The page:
Researchers identify molecular process that could accelerate recovery from nerve injuries

Post-natal mouse spinal cord
Image shows post-natal mouse spinal cord with the protein cofilin in red at left. At right, the cofilin (in red) has been inactivated by the gene Limk1. Neurons are shown in green and motor neurons in blue.

Twenty million Americans suffer from peripheral nerve injuries, which can be caused by traumas such as combat wounds and motorcycle crashes as well as medical disorders including diabetes. These injuries can have a devastating impact on quality of life, resulting in loss of sensation, motor function and long-lasting nerve pain. The body is capable of regenerating damaged nerves, but this process is slow and incomplete.

Now, researchers at the Eli and Edythe Broad Center of Regenerative Medicine and Stem Cell Research at UCLA have discovered a molecular process that controls the rate at which nerves grow both during embryonic development and recovery from injury throughout life.

The study, led by senior author Samantha Butler and published in the Journal of Neuroscience, used experiments with mice to show that it is possible to accelerate peripheral nerve growth by manipulating this molecular process. The finding could inform the development of therapies that reduce the time it takes for people to recover from nerve injuries.

The human body's nervous system is comprised of two components: the central nervous system, which includes the brain and spinal cord; and the peripheral nervous system, which encompasses all other nerves in the body. Peripheral nerves extend over long distances to connect limbs, glands and organs to the brain and spinal cord, sending signals that control movement via motor neurons, and relaying information such as pain, touch and temperature via sensory neurons.

Unlike the nerves in the brain and spinal cord, which are protected by the skull and vertebrae, the nerves of the peripheral nervous system have no such protection, leaving them vulnerable to injury. While the body has a mechanism to help peripheral nerves reestablish connections after injury, this process is slow; damaged nerves regrow at an average rate of just one millimeter per day.

The glacial pace of this recovery can take a tremendous toll on people's lives, as they may have to live with impaired movement and sensation for many months or years.

"People with severe peripheral nerve injuries often lose sensation, which makes them susceptible to further injury, and they lose mobility, which can lead to muscle atrophy," said Butler, who holds the Eleanor I. Leslie Chair in Pioneering Brain Research in the neurobiology department at the David Geffen School of Medicine at UCLA. "The process of nerve regrowth can be extremely painful and if muscles have atrophied it requires a lot of physical therapy to regain function. My lab seeks methods to accelerate this healing process."

In a 2010 study in mice, Butler and her colleagues discovered they could control the rate at which nerves grow in the spinal cord during embryonic development by manipulating the activity of a gene called LIM domain kinase 1, or Limk1. Limk1 controls the rate of nerve growth by regulating the activity of a protein called cofilin. Cofilin plays a key role in a process known as actin polymerization, or "treadmilling," which enables nerves to extend thread-like projections over long distances to form neural networks.

Butler's new paper builds on these findings by showing that Limk1 and cofilin also control the rate of growth of peripheral nerves during both development and regeneration.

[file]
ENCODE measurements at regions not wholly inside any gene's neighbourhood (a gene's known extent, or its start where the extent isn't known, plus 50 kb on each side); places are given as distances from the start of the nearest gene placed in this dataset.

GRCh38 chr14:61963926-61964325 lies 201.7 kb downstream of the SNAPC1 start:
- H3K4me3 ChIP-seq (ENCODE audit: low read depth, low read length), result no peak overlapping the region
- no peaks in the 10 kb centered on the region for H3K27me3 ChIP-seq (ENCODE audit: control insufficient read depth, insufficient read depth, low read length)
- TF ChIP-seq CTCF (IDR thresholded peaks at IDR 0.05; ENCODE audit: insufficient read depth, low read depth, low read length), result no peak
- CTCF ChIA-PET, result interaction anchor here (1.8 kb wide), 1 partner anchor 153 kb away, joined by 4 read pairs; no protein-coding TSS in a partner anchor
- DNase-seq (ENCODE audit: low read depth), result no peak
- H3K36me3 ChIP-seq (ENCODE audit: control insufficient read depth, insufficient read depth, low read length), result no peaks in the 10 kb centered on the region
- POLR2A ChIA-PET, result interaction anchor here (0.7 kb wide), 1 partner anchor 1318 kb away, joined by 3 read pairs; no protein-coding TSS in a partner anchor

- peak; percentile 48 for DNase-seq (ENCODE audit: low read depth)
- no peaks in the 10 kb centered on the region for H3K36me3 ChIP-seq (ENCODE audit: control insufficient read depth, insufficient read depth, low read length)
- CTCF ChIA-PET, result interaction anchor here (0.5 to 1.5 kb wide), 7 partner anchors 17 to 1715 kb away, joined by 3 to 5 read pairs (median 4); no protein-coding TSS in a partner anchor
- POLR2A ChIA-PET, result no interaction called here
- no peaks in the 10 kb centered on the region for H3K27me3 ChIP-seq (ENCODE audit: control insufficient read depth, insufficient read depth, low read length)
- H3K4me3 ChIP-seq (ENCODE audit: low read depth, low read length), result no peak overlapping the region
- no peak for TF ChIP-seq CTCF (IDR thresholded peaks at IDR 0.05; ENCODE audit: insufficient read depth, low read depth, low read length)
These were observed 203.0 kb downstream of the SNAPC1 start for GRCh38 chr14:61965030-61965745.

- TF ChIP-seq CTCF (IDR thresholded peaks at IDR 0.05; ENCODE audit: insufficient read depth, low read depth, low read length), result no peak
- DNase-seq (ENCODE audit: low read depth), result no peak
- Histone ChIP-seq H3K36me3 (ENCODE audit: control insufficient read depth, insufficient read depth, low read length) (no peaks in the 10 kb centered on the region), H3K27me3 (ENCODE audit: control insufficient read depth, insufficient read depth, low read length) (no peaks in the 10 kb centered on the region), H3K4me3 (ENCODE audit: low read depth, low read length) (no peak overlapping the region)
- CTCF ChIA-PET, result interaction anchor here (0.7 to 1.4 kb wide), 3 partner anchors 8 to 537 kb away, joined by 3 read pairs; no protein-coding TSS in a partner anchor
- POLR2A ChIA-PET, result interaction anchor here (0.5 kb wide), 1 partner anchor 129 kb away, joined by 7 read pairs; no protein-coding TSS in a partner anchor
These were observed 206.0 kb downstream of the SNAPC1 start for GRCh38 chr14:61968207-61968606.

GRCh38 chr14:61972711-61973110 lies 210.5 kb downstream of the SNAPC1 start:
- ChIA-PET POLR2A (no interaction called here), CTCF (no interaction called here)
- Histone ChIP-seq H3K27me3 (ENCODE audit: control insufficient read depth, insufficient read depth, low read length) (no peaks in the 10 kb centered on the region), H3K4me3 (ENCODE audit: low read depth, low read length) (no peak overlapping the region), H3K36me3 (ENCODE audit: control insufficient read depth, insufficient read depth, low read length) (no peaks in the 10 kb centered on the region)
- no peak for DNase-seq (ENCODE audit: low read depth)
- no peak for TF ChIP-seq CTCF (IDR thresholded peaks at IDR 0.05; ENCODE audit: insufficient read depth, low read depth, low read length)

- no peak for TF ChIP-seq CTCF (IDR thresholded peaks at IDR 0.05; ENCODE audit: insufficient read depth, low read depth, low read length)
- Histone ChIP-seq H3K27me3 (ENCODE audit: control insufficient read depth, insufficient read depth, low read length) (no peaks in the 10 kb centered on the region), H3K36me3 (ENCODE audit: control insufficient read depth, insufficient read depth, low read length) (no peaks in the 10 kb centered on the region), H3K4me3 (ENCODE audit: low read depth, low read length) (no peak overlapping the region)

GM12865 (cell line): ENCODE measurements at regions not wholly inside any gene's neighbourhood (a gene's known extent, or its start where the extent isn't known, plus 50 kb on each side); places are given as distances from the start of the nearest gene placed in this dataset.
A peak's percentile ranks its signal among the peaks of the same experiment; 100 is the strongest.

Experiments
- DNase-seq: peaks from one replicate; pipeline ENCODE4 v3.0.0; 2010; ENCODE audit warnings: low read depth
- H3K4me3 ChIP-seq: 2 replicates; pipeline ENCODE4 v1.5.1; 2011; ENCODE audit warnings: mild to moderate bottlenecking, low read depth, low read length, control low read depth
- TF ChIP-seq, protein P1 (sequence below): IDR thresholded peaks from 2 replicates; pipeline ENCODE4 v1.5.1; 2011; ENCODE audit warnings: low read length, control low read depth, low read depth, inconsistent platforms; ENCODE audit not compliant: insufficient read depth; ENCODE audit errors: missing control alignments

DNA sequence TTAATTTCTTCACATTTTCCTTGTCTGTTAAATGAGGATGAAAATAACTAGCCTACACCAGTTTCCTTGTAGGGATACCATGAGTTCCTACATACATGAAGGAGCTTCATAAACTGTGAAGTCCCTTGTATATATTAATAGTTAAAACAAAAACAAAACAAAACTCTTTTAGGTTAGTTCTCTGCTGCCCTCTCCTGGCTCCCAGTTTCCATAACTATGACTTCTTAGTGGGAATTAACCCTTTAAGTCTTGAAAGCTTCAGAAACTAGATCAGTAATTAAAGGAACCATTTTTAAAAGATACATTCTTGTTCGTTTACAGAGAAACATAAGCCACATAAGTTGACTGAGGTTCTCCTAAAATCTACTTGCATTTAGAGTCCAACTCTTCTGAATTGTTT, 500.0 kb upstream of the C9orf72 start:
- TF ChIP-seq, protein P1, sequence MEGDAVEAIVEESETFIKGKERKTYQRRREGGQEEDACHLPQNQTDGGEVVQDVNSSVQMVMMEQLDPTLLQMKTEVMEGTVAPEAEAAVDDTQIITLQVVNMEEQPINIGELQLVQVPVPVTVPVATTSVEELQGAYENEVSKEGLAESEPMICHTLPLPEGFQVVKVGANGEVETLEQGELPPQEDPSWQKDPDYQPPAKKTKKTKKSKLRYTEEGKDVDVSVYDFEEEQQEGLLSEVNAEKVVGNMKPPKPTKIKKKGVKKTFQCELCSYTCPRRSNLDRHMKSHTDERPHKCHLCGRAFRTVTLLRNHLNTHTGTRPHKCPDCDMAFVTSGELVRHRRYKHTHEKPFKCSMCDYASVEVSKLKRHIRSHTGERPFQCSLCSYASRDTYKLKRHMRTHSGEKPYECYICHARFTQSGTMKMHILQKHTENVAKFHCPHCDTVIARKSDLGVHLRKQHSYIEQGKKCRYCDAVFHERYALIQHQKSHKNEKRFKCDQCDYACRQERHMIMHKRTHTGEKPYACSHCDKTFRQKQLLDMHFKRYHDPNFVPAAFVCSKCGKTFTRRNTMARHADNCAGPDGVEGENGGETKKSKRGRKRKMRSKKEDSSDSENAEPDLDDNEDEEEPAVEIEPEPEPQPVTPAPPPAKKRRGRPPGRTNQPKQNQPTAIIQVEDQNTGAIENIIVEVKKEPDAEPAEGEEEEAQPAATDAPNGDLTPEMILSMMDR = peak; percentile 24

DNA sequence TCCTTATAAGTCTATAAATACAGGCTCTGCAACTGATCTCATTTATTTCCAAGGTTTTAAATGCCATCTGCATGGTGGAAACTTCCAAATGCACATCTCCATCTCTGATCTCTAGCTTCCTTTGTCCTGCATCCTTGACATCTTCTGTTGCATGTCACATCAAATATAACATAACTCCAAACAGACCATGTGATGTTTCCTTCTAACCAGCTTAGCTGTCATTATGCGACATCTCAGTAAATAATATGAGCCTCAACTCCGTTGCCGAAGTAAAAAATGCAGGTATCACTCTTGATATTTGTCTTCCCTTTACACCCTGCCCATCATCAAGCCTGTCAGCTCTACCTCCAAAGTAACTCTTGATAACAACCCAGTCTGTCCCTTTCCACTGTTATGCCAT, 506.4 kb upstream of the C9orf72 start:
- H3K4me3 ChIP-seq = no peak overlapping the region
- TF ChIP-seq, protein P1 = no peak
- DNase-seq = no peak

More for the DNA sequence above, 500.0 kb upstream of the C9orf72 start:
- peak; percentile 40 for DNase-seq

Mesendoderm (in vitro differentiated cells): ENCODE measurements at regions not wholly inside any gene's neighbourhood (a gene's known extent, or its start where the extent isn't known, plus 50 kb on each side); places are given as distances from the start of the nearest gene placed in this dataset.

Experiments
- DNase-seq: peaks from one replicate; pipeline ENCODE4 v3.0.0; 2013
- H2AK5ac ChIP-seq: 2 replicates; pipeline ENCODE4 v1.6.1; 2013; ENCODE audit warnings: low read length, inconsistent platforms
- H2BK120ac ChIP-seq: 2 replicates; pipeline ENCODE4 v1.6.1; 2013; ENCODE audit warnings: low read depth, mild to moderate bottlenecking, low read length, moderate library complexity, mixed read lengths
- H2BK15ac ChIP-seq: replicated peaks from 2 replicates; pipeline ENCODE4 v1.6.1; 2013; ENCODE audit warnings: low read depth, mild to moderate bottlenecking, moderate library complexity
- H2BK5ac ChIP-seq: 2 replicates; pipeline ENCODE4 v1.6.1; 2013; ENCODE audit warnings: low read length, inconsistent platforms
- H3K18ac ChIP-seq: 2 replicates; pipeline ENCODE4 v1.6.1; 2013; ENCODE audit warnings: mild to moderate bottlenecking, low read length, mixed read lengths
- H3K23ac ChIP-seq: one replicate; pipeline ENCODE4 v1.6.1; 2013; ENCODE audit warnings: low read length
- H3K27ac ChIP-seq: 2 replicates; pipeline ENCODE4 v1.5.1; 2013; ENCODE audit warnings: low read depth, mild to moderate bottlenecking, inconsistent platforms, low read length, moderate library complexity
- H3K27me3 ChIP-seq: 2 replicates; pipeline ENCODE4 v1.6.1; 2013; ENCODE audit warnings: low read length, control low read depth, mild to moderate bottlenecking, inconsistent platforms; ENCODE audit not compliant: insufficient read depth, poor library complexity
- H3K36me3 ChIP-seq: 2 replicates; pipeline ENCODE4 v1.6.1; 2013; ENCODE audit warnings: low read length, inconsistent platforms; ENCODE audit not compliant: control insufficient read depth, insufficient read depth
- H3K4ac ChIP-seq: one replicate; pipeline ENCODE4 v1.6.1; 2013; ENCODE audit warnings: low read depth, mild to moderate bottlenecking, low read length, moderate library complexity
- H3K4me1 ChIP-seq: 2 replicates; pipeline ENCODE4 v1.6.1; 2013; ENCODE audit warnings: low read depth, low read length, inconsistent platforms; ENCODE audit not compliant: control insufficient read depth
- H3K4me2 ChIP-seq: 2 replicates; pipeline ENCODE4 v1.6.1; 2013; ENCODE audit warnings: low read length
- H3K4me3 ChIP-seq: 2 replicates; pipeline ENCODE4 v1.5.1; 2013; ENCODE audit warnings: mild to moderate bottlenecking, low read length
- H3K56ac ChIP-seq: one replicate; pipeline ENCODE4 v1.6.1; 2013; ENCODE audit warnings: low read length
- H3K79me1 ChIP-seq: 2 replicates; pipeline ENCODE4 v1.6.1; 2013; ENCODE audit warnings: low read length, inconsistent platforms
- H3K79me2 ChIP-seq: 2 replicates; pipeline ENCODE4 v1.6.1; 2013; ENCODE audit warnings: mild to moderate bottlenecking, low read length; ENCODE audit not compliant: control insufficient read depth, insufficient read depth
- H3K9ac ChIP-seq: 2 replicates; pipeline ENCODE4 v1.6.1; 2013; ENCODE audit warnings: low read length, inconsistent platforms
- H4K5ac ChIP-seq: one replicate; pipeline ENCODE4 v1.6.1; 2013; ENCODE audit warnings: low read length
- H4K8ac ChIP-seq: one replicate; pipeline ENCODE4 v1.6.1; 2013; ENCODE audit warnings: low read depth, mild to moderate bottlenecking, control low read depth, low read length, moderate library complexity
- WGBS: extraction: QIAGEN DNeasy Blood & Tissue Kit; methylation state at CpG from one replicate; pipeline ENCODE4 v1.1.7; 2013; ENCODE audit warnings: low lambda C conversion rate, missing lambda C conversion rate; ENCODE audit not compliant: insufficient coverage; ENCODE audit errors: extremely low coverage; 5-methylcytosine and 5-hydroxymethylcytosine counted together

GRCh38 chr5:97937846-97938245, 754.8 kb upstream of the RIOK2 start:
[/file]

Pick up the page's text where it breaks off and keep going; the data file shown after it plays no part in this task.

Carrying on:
"We discovered that one of the first things a nerve does after injury is switch on all these early developmental molecules that controlled how it grew in the first place," said Butler, who is a member of the UCLA Broad Stem Cell Research Center. "It's somewhat similar to how an adult in crisis might reach out to their childhood friends to renew themselves."

In preclinical tests using mouse models with peripheral nerve injuries, Butler's lab showed that this molecular process can be manipulated to make nerves grow faster. Specifically, they found that mice that were genetically engineered so that the Limk1 gene was removed exhibited a 15% increase in the speed of nerve regrowth following injury.

"This is a modest improvement for a mouse but one that could translate into a major improvement for a human because our nerves have so much farther to grow," said Butler, who noted that nerves regrow at the same rate in both mice and humans. 

This increased rate of nerve regrowth resulted in faster recovery of both motor and sensory functions as measured by how fast the injured mice regained the ability to walk and the sensation in their paws. This is significant because sensory function can take longer than motor function to recover after a traumatic injury, yet sensory function is critical to quality of life.

As a next step, Butler and her lab are using human stem cell-derived motor neurons to screen for drug candidates that could modify this molecular process and speed nerve regeneration in humans. They are also expanding the scope of their study by examining if adding more cofilin — rather than inhibiting Limk1 — could be even more effective in speeding up recovery from peripheral nerve injuries.

The experimental treatment model described above was used in preclinical tests only and has not been tested in humans or approved by the Food and Drug Administration as safe and effective for use in humans.

Funding for this study was provided by the National Institutes of Health, the Craig H. Neilsen Foundation, the Merkin Family Foundation and the UCLA Broad Stem Cell Research Center Research Award Program, supported by the Jean Perkins Foundation.

Related Content


Media Contact

Tiare Dunlap
[email protected]